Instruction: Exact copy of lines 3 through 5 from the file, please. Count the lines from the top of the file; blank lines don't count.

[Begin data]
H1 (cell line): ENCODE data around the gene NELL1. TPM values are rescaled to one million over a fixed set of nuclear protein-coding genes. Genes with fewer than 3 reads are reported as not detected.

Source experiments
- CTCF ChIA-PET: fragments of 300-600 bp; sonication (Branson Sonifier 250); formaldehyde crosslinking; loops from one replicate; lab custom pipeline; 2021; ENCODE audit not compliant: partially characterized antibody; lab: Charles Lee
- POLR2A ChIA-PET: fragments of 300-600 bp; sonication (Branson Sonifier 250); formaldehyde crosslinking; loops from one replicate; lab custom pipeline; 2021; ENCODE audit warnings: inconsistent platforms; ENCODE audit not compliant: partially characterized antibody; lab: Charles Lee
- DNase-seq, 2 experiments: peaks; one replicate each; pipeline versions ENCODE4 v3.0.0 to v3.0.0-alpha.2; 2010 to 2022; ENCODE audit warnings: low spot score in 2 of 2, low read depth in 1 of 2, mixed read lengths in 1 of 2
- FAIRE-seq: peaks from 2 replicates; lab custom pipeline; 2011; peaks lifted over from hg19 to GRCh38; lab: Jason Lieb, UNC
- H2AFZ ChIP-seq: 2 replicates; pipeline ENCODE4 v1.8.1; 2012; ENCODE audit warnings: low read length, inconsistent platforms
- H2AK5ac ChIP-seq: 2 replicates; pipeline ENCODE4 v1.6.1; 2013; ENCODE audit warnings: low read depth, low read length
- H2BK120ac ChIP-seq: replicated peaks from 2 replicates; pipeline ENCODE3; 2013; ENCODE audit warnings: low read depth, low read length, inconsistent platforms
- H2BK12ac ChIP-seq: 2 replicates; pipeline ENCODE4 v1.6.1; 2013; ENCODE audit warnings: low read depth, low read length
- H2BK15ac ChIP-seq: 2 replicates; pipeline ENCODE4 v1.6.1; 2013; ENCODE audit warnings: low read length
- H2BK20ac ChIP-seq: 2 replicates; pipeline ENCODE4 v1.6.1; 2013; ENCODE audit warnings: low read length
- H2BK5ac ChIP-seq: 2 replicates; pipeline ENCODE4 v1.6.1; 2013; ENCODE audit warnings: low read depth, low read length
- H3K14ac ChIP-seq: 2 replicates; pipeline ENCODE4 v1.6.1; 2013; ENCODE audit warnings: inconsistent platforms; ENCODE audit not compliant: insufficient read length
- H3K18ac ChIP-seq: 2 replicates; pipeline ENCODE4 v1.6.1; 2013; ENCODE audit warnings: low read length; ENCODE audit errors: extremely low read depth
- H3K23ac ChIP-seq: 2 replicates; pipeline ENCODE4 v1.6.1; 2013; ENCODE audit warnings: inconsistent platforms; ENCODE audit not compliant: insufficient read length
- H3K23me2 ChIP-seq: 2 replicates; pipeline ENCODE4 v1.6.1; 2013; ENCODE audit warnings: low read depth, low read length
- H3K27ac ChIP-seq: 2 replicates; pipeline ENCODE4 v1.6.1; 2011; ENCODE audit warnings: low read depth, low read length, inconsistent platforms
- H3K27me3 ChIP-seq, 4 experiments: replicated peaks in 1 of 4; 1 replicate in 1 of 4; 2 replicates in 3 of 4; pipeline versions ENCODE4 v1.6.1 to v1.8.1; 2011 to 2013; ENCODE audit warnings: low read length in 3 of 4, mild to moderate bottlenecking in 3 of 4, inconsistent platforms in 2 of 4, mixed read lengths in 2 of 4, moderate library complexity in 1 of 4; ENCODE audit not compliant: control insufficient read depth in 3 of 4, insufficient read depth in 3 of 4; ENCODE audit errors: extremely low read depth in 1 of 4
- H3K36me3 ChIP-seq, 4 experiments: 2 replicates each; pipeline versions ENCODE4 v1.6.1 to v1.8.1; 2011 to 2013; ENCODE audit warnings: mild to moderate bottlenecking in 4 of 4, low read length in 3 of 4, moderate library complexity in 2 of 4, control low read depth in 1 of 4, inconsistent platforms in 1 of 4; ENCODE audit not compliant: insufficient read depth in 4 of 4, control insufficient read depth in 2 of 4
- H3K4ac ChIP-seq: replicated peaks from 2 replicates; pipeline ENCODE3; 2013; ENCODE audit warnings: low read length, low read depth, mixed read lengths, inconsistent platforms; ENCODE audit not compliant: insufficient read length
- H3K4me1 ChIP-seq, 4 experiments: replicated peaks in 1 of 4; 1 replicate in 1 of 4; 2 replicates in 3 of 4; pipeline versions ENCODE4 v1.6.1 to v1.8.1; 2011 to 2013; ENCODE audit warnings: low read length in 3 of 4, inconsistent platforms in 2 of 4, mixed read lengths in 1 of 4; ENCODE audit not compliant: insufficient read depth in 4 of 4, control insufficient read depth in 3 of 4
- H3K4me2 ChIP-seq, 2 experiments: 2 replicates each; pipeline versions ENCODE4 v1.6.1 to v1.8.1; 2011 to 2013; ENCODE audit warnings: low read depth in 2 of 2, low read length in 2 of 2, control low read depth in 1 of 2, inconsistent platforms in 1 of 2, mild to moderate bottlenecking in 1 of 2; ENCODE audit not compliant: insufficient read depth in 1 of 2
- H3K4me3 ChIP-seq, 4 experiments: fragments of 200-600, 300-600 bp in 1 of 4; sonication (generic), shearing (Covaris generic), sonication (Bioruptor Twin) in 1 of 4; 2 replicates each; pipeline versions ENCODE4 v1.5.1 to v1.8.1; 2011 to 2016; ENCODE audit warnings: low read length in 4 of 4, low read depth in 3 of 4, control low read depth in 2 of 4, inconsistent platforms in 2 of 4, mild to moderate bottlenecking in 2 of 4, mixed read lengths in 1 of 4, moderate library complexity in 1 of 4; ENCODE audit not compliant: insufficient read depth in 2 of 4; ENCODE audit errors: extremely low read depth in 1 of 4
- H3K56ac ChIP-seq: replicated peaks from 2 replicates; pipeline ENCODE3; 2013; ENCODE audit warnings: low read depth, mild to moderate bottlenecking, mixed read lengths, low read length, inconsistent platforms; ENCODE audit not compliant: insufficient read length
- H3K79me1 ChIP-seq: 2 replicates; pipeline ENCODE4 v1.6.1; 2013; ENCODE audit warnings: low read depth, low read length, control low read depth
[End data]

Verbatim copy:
- CTCF ChIA-PET: fragments of 300-600 bp; sonication (Branson Sonifier 250); formaldehyde crosslinking; loops from one replicate; lab custom pipeline; 2021; ENCODE audit not compliant: partially characterized antibody; lab: Charles Lee
- POLR2A ChIA-PET: fragments of 300-600 bp; sonication (Branson Sonifier 250); formaldehyde crosslinking; loops from one replicate; lab custom pipeline; 2021; ENCODE audit warnings: inconsistent platforms; ENCODE audit not compliant: partially characterized antibody; lab: Charles Lee
- DNase-seq, 2 experiments: peaks; one replicate each; pipeline versions ENCODE4 v3.0.0 to v3.0.0-alpha.2; 2010 to 2022; ENCODE audit warnings: low spot score in 2 of 2, low read depth in 1 of 2, mixed read lengths in 1 of 2